Stablecoins are digital currencies tied to assets that don’t fluctuate much in value, such as the U.S. dollar, and thus are more consistent in pricing than cryptocurrencies. Stablecoins may also be pegged to a commodity’s price, such as gold, and achieve price stability via collateralization or through algorithmic mechanisms of buying and selling a reference asset or its derivatives.
The popularity of stablecoins has dramatically increased because they are a cheap and easy way to transact in cryptocurrency. But worries among lawmakers and Fed officials are mounting because without standard disclosure or reporting requirements, it is hard to know exactly what asset is behind a stablecoin and difficult to track how they are used.
Concerns about stablecoins were voiced in the July Federal Open Market Committee Minutes, where participants concluded they are “new financial arrangements” that appear to have “the same structural maturity and liquidity transformation vulnerabilities” as prime money funds but with less transparency. They highlighted the fragility and the general lack of transparency associated with stablecoins, the importance of monitoring them closely, and the need to develop an appropriate regulatory framework.
Stablecoin issuers, however, aren’t regulated under a sweeping framework and they provide varying levels of transparency into the composition of reserves that back their stablecoins. Bank of America estimated stablecoins have a market value of around US$141 billion with a quarterly transaction volume of over US$1 trillion in 2021. Tether, the largest stablecoin, has a market value of US$76 billion according to research platform Delphi Digital.
On Nov. 1, the President’s Working Group on Financial Markets, the Federal Deposit Insurance Corporation and the Office of the Comptroller of the Currency together issued a highly anticipated report on stablecoins. The agencies recommended cryptocurrency companies that issue stablecoins be regulated as banks, and that Congress take action to regulate stablecoin issuers, tailored according to the amount of risk they pose to users and the financial system.
The report outlines how stablecoins could be regulated. The FDIC could insure stablecoins so that if the issuers deposit fiat currency reserves at an FDIC-insured bank to meet the requirements for deposit insurance coverage, the deposit would be insured to each stablecoin holder individually for up to $250,000. Issuers would be required to meet capital and liquidity requirements, and would be required to come up with a resolution plan — like a living will — so that in the event of failure, the firm would know how to wind down its operations without injuring the financial system.
In a paper published this summer, “Taming Wildcat Stablecoins,” Yale School of Management finance professor, Gary Gorton, and Federal Reserve Board attorney and economist Jeffrey Zhang (now senior economist to the White House Council of Economic Advisers) outline the no-questions-asked (NQA) principle of money. In an NQA both parties agree to a transaction that the money must be accepted at a price of 100 (par). Stablecoin issuers seem to implicitly understand their NQA vulnerabilities and the related run-risk. It’s for this reason the biggest names in the crypto sector have opted for full transparency, publishing regular updates of the composition of their reserves.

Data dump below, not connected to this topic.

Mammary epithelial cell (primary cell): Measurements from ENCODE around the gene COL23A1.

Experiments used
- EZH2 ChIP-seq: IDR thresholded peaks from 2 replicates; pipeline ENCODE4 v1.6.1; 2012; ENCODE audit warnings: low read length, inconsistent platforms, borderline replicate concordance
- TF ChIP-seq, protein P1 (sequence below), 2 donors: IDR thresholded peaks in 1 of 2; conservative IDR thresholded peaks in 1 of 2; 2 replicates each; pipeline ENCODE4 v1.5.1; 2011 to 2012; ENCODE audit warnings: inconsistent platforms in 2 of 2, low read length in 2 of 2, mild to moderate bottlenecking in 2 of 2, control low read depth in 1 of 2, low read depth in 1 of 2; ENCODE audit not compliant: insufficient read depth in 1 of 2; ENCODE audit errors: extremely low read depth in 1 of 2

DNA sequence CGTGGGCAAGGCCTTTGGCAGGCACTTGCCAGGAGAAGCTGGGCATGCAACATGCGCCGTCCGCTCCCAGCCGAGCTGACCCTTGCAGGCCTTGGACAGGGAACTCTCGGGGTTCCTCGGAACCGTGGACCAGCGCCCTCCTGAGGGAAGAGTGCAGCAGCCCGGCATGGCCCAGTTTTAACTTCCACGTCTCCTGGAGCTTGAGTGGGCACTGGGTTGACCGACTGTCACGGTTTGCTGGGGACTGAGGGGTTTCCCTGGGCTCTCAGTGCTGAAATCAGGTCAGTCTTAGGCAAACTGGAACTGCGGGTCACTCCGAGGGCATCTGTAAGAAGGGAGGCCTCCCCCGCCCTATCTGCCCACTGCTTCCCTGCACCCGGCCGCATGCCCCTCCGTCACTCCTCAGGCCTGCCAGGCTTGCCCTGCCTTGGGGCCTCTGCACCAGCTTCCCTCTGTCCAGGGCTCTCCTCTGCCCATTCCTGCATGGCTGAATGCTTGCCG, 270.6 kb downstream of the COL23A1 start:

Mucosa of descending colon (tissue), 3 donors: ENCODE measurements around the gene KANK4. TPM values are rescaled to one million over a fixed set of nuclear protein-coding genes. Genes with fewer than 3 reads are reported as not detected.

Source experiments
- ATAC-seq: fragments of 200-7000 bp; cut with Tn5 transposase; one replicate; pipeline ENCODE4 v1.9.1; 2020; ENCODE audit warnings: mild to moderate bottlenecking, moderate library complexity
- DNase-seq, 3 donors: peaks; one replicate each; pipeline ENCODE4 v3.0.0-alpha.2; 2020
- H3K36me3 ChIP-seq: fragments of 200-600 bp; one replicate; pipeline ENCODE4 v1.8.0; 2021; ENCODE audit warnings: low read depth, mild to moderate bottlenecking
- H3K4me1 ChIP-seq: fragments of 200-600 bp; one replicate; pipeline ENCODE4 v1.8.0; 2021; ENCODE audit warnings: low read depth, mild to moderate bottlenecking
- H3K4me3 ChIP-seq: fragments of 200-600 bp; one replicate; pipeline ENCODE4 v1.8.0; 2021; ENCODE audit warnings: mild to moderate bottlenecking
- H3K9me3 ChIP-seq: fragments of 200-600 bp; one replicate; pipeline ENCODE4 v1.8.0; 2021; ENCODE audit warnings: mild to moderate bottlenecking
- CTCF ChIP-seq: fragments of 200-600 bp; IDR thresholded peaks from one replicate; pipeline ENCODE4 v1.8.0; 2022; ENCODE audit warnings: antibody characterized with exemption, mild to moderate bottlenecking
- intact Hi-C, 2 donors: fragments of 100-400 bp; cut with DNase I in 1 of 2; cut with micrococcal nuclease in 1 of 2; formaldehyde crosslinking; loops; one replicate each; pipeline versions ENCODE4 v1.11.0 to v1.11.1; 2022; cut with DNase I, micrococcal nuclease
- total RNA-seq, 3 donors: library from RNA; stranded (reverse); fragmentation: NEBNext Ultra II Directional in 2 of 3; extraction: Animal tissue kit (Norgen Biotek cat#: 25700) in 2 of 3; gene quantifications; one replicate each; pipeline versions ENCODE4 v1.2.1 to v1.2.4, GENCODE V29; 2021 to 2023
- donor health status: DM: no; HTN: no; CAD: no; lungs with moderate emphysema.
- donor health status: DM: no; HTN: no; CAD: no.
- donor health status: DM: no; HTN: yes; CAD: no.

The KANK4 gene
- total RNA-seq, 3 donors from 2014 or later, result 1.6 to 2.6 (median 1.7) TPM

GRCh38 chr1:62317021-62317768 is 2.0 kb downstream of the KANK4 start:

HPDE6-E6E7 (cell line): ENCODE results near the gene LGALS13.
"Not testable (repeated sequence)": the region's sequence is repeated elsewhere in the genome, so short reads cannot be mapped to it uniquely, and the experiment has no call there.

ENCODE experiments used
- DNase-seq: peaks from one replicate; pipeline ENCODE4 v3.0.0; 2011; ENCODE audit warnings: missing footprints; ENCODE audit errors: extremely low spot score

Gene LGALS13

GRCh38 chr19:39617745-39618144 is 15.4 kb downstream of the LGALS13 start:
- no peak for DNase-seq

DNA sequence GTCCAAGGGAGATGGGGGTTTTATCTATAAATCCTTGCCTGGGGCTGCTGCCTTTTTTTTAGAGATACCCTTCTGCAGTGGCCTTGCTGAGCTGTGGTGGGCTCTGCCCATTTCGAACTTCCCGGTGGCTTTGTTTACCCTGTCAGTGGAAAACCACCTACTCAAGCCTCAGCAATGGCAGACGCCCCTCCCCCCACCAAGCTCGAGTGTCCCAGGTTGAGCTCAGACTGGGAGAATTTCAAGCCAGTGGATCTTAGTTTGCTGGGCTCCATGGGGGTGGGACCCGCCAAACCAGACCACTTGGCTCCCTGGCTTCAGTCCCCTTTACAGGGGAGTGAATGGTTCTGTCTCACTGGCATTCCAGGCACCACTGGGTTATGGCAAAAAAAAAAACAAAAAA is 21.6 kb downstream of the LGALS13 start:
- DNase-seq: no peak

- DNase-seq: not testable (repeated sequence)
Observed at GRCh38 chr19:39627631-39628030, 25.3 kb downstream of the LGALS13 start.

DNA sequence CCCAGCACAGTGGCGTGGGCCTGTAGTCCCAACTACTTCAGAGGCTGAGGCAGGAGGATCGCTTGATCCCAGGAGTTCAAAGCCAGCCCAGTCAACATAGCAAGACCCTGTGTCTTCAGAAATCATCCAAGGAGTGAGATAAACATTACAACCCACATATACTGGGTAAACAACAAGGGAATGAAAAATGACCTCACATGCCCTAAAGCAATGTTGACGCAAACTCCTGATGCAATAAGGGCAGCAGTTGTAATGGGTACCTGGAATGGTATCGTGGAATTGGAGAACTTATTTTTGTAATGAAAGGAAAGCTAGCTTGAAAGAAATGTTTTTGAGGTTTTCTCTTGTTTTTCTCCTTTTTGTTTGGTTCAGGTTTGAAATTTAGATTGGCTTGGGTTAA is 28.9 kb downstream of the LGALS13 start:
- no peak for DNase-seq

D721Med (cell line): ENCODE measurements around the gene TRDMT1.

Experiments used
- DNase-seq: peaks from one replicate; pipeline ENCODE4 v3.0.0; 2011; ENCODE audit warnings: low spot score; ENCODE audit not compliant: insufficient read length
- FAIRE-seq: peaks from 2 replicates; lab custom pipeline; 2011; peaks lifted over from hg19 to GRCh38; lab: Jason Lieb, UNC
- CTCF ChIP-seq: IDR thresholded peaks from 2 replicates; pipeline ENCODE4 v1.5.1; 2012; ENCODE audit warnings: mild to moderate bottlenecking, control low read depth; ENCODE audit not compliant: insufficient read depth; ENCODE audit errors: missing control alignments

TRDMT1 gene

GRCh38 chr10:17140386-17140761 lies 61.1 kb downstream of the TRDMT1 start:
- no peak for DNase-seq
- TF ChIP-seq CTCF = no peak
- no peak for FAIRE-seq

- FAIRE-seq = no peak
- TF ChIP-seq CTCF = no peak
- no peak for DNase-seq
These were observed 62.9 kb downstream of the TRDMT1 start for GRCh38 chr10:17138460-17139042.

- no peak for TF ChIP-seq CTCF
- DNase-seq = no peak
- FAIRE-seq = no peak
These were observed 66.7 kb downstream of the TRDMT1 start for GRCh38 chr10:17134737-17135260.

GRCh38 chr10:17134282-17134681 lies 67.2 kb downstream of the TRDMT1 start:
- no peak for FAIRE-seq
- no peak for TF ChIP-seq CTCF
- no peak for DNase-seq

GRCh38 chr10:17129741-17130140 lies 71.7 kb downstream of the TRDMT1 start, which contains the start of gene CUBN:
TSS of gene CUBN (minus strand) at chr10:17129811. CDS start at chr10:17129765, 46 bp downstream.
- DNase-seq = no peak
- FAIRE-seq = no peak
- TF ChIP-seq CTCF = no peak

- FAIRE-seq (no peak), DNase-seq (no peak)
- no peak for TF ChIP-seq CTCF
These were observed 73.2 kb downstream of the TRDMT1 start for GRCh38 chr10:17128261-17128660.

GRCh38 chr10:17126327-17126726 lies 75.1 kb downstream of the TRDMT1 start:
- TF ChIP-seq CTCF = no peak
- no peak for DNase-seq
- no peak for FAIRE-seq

George Selgin, senior fellow and director emeritus of the Cato Institute’s Center for Monetary and Financial Alternatives, argues the opposite. Stablecoins are used as a niche currency and not as an investment, and for that reason they may be less prone to runs in which investors try to withdraw their funds all at once. Another reason is that stablecoins are roughly half invested in U.S. Treasury bills, Treasury short term notes and commercial paper.
However, this is not enough to prevent stablecoins from becoming new sources of systemic risk. In a letter to Senator Warren, Securities and Exchange Commission Chairman Gary Gensler wrote that “stablecoins may facilitate those seeking to sidestep a host of public-policy goals connected to our traditional banking and financial system: anti-money-laundering, tax compliance, and sanctions.”
A range of Federal regulators are laying the political groundwork to preside over stablecoins and their issuance even in the absence of statute, including the SEC, the Federal Reserve and the Treasury Department. The Financial Stability Oversight Council is pressing to get emergency authority over stablecoins if Congressional action is not forthcoming.
The stability of stablecoins is a phantom. Tether Holdings loaning money from its reserves to bolster an affiliated cryptocurrency exchange is an example of how money backing stablecoins may not be real. The risk, and the challenge for the regulators, is that belatedly policing stablecoins now that so many are in circulation could prompt the type of run on their issuers that the government wants to guard against.